Genome Informatics Research Lab

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"An Assessment of Gene Prediction Accuracy in Large DNA Sequences."
R. Guigó, P. Agarwal, J.F. Abril, M. Burset and J.W. Fickett.
Genome Research 10(10):1631-1642 (2000).


One of the first useful products from the human genome will be a set of predicted genes. Besides its intrinsic scientific interest, the accuracy and completeness of this data set is of considerable importance for human health and medicine.

Though progress has been made on computational gene identification in terms of both methods and accuracy evaluation measures, most of the sequence sets in which the programs are tested are short genomic sequences, and there is concern that these accuracy measures may not extrapolate well to larger, more challenging data sets. Given the absence of experimentally verified large genomic data sets, we constructed an semi-artificial test set comprising a number of short single-gene genomic sequences with randomly generated intergenic regions. This test set, which should still present an easier problem than real human genomic sequence, mimics the 200Kbp or so long BACs being sequenced.

In our experiments with these longer genomic sequences, the accuracy of GenScan, likely the most accurate ab initio gene prediction program, dropped significantly, although its sensitivity remained high. The accuracy of similarity-based programs, such as Genewise, Procrustes, and Blastx, on the other hand, was not affected significantly by the presence of random intergenic sequence, but it depended on the strength of the similarity to the protein homolog. As expected, the accuracy dropped if the models were built using more distant homologs, and we are able to quantitatively estimate this decline. However, the specificities of these techniques are still rather good even when the similarity is weak, which is a desirable characteristic for driving expensive follow-up experiments.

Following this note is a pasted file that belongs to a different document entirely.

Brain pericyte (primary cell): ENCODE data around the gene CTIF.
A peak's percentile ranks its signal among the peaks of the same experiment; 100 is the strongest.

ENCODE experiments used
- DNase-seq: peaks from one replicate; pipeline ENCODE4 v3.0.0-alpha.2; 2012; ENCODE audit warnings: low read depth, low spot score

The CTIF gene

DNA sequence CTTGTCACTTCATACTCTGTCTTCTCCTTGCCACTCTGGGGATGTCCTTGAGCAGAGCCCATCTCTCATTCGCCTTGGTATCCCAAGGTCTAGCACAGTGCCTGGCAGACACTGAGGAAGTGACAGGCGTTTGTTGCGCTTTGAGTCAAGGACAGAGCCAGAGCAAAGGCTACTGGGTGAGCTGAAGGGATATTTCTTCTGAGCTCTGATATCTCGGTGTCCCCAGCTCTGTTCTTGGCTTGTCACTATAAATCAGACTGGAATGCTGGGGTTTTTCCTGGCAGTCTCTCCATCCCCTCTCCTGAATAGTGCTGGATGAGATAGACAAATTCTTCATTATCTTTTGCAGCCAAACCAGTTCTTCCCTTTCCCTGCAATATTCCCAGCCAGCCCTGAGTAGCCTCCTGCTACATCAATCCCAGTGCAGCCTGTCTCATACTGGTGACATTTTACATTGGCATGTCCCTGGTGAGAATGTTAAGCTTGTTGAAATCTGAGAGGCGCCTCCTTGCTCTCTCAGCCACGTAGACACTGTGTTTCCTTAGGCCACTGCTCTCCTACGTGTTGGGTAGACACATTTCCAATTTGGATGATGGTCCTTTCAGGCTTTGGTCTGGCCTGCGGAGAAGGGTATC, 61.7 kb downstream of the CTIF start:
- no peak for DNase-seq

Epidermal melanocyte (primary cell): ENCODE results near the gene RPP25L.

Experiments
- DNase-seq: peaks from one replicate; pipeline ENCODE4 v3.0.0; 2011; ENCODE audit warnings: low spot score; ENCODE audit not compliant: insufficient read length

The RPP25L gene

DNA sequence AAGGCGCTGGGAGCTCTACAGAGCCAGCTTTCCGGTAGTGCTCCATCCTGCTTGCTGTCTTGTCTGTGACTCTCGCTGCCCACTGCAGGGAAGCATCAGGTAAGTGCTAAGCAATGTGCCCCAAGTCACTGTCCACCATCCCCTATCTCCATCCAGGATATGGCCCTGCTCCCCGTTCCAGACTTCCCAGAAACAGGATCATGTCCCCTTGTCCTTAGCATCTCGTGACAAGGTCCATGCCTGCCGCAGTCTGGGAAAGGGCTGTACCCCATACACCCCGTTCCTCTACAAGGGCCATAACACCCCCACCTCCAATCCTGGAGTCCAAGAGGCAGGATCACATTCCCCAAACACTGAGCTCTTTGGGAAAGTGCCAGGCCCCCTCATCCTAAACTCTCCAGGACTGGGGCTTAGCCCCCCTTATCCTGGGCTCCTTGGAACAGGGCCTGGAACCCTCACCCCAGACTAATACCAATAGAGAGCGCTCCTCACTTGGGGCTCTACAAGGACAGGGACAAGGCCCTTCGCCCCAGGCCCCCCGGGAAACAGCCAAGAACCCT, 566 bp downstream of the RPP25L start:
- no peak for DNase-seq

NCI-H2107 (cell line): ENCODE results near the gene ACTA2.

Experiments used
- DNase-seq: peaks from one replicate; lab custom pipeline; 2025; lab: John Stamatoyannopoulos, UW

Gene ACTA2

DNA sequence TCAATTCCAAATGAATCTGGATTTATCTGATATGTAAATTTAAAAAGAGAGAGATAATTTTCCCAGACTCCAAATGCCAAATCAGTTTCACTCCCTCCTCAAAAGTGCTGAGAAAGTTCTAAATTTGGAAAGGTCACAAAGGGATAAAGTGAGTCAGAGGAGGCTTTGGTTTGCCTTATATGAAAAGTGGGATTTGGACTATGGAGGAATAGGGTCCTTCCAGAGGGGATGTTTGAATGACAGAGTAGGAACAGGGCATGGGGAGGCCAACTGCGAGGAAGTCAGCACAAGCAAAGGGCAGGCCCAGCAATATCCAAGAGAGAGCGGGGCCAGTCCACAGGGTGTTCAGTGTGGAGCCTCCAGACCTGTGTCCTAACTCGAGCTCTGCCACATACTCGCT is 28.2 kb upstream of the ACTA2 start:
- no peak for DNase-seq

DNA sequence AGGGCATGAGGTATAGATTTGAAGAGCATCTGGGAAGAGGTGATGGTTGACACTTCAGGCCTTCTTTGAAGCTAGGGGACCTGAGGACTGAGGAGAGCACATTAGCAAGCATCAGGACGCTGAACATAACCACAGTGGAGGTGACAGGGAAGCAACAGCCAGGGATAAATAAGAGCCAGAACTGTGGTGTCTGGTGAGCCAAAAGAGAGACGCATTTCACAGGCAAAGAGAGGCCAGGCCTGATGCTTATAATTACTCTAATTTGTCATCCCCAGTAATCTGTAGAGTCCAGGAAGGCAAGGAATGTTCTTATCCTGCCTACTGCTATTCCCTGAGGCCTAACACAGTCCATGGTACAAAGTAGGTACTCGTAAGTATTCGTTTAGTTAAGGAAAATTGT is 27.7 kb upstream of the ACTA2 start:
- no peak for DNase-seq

Our experiments suggest that though gene prediction will improve with every new protein that is discovered and through improvements in the current set of tools, we still have a long way to go before we can decipher the precise exonic structure of every gene in the human genome using purely computational methodology.

Sequence Test Set

Here you will find the files containing the genomic DNA sequences used in the analysis (fasta format), masked or not for low complexity regions, and the gene features extracted from EMBL v50 (GFF format).

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